Thanksgiving celebrations in China grow, but hold the turkey
- Emoji-filled selfies and sentimental messages mark a day which is growing in importance on the other side of the world from its American origins
Despite Thanksgiving’s roots as a North American holiday, more people in China are seeing it as an opportunity to give thanks to their loved ones as awareness of the festival has steadily grown on the other side of the world.
On Thursday, many Chinese internet users took to social media to wish their followers a happy Thanksgiving with emoji-filled selfies and sentimental messages.
The hashtag “Thanksgiving, thanks to you” was viewed more than 8 million times on China’s Twitter-like Weibo, as part of a seasonal campaign backed by US carmaker Ford.
Internet users also flocked to post answers to a trending meme “How many years have we known each other?” on Weibo and WeChat, dedicating heartfelt messages to their parents, long-time friends and favourite Chinese celebrities.
Thanksgiving originated from the harvest traditions of the English Protestant pilgrims who colonised North America almost four centuries ago, and is a mainstay of American culture.
The holiday falls on the last Thursday in November and is followed by Black Friday, a hugely popular US shopping event. As an occasion to give thanks for a bountiful harvest, it has similarities with the Mid-Autumn Festival which is celebrated across several Asian cultures.
In the US, where it is a public holiday, millions of people flock home to celebrate the festival with relatives or opt for alternative “Friendsgiving” meals with friends.
In China, Weibo user Lingye and her classmates were recently treated to a Thanksgiving feast by an arts education provider during a field trip to Hangzhou, capital of east China’s Zhejiang province.
The 17-year-old from Hefei, in the southeast province of Anhui, was pleasantly surprised by the food on offer, including several roast turkeys, and the warm atmosphere of the event.
“I didn’t originally have any plans to celebrate Thanksgiving,” she said.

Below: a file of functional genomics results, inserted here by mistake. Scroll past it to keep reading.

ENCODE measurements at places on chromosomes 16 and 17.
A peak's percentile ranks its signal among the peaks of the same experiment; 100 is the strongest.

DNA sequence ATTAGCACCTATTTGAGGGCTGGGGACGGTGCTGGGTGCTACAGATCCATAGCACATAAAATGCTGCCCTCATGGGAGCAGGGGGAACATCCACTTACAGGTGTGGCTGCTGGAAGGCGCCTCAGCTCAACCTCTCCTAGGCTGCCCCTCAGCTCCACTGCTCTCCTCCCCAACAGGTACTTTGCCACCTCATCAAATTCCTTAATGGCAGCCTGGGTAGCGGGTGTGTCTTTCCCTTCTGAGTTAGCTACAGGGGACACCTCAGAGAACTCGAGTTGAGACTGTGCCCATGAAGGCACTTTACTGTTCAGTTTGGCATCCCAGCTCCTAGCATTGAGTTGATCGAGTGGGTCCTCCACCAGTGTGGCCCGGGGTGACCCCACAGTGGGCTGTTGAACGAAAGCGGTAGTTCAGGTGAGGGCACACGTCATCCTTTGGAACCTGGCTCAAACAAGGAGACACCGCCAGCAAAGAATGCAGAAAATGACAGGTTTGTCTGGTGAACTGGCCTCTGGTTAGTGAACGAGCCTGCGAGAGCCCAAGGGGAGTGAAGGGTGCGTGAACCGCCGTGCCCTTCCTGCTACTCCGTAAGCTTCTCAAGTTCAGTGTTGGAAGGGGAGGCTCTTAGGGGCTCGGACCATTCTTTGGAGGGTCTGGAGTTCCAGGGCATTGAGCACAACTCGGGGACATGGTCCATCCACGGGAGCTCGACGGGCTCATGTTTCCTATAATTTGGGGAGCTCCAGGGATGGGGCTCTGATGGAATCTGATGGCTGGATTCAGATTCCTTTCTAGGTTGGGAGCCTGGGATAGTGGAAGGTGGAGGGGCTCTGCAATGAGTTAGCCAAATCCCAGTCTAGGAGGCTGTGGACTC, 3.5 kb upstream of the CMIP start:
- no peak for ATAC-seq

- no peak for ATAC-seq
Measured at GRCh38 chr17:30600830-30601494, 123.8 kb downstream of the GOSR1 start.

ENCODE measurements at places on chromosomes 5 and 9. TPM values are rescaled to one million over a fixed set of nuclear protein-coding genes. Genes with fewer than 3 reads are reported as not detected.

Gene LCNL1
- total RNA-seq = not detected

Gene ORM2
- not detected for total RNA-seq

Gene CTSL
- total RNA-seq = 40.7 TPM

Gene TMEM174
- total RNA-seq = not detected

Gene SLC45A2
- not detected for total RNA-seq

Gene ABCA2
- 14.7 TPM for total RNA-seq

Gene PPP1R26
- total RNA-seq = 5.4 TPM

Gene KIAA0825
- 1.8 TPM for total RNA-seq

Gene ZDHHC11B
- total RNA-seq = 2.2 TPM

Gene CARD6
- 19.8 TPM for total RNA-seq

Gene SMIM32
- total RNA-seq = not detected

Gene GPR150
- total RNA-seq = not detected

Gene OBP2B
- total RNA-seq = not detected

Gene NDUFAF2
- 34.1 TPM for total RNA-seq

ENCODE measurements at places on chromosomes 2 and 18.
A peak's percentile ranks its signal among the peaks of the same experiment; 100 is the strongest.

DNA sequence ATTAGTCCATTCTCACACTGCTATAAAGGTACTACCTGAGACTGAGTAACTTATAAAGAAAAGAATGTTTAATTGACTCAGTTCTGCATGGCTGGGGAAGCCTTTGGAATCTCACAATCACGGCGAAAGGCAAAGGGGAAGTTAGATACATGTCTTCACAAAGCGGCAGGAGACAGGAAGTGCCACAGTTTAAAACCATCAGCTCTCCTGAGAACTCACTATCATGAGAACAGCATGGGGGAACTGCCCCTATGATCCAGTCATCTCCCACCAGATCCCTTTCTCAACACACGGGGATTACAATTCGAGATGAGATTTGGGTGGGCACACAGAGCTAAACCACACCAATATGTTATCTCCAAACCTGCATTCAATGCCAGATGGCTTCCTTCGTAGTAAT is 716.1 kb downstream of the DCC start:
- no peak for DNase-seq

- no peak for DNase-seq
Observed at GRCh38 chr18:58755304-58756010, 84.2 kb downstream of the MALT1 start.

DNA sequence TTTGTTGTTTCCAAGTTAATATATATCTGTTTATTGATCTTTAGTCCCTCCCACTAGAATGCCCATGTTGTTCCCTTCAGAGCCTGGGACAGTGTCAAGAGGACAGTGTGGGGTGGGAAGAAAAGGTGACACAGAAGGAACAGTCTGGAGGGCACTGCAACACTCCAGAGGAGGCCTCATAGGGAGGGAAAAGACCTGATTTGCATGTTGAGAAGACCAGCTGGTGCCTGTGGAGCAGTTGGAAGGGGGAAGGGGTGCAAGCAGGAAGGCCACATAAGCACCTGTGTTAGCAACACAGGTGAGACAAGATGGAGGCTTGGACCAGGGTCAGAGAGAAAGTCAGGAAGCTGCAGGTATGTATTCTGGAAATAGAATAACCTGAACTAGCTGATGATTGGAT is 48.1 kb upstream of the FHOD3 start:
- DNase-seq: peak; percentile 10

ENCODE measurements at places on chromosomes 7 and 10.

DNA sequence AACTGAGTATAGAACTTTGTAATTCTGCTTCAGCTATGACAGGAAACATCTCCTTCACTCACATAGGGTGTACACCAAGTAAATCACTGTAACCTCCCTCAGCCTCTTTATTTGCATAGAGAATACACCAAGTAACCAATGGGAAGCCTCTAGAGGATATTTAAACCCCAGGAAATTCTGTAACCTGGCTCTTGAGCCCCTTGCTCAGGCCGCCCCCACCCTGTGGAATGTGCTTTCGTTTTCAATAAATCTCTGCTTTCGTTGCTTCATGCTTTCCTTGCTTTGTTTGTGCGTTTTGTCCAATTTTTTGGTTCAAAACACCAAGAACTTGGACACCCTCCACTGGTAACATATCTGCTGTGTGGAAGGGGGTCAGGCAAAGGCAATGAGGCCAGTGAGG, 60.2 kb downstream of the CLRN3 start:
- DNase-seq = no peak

“This Sunday we are returning to Hefei to sit exams, and the education network decided to throw us a party to relieve some of the exam pressure.”
While awareness of the festival is slowly catching on in China, it is more likely to be celebrated by Chinese-Americans, or those who have lived in the US before.
Student Wendy Huang, 21, has celebrated Thanksgiving for years by sharing a meal of hotpot with her family in New York City.
“I would say hotpot is fairly common among Chinese-Americans during Thanksgiving. If not hotpot, then usually a family gathering or dinner, but it often doesn’t include turkey,” she said.
“However, I’m not sure how it is for Chinese-Americans on the west coast of America, because hotpot is generally meant for colder weather.”
Tiffany Ng, 30, makes it a priority to celebrate Friendsgiving in Hong Kong every year, as her relatives are in the US, where she was born and raised.
Ng moved to Hong Kong about five years ago for her job in digital marketing. Her parents were originally from the city but emigrated to Detroit, Michigan.
“My friends are my family here. It’s common with millennials working in big cities who can’t go home to celebrate,” she said.
Ng prefers her Friendsgiving celebrations to be ultra-traditional, with American football on the television, a centrepiece on the table, and both turkey and ham served at dinner.
“I like to give a brief toast before dinner to give thanks,” she said. This year, Ng made apple pie in her small flat while the rest of the food was provided by the Mandarin Oriental hotel.
“A lot of American-born Chinese like to add their own twist to the dishes,” Ng said.
“They bring things like egg rolls, roast suckling pig and even crab rangoons [crab-filled wontons], as a Taiwanese-American friend did once.”
Hongkonger Jennies Chung spent nine years studying in the US and sees Thanksgiving as an unmissable custom among her friends who have lived abroad.
“I usually celebrate it with friends who returned to Hong Kong like myself and American expats,” said the 30-year-old.
“We’d do potlucks or order food at somebody’s home. It’s more like an excuse for us to hang out and catch up. But it’s good to have some people to reminisce together about the good times in the States.”
Even mainland Chinese who have emigrated to the US sometimes join in with the festivities.
Hu Shujing, 25, moved to the US from Zhongshan, in the southern province of Guangdong, five years ago for university. She has remained in San Francisco, California since graduation.
“I don’t actually celebrate it myself, but the American-born Chinese and Chinese immigrants I know all celebrate it, and invite me over for dinner,” she said, adding that a lot of people would have meals at restaurants to save them the hassle of cooking.
“It’s a bit like gathering with all your relatives for Lunar New Year. But I’m personally more likely to be chasing after deals than giving Thanksgiving dues.”